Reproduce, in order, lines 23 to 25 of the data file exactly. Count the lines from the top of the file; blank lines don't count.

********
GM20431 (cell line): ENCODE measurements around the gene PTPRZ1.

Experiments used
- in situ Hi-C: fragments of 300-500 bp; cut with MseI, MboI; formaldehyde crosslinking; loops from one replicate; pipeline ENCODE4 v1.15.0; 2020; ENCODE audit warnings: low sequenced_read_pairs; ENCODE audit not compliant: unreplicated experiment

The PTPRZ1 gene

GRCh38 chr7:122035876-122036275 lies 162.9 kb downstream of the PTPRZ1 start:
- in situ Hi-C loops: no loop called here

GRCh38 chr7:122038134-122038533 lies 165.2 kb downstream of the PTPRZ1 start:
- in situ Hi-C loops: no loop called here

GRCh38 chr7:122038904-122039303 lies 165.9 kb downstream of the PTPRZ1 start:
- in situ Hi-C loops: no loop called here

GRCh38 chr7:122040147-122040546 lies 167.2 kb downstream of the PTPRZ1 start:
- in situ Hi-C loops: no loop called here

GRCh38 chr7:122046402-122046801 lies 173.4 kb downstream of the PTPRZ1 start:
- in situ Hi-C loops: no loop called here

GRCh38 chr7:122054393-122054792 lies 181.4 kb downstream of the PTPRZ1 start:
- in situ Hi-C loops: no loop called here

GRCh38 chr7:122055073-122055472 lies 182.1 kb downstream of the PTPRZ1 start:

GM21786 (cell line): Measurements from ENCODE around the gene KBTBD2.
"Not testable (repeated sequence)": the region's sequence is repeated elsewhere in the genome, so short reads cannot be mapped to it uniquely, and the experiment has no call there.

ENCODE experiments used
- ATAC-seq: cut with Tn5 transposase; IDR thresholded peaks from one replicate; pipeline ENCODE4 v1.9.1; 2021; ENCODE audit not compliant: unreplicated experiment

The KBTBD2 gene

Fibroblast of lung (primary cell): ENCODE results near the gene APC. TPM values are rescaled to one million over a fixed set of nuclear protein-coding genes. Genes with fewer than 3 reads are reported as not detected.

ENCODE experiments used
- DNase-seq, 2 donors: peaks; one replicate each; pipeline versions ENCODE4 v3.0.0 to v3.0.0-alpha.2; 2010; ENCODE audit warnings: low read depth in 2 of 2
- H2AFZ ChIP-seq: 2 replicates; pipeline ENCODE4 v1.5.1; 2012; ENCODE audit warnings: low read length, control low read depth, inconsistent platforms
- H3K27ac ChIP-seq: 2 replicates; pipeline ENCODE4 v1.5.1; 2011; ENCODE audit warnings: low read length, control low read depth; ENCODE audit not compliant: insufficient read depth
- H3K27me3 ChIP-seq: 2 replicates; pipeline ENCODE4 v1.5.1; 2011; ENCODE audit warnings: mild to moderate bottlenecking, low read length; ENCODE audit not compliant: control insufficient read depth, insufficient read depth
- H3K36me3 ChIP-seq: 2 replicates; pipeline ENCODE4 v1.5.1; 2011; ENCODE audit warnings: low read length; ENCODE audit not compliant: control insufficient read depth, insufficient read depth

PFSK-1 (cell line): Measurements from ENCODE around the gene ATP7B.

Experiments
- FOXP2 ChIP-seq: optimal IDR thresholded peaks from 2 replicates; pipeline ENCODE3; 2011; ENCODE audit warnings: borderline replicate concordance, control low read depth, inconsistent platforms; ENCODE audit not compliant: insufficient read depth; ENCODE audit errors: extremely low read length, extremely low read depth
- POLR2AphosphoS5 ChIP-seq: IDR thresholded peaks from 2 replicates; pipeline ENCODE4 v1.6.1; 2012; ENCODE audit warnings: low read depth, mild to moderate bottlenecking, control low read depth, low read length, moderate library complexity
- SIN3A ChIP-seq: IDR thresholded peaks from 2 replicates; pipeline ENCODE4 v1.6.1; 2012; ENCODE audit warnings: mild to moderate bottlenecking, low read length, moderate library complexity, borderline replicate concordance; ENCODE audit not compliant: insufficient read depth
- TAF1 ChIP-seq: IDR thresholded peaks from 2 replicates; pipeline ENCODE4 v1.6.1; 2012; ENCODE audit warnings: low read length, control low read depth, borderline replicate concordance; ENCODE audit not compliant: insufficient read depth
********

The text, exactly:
Fibroblast of lung (primary cell): ENCODE results near the gene APC. TPM values are rescaled to one million over a fixed set of nuclear protein-coding genes. Genes with fewer than 3 reads are reported as not detected.

ENCODE experiments used
- DNase-seq, 2 donors: peaks; one replicate each; pipeline versions ENCODE4 v3.0.0 to v3.0.0-alpha.2; 2010; ENCODE audit warnings: low read depth in 2 of 2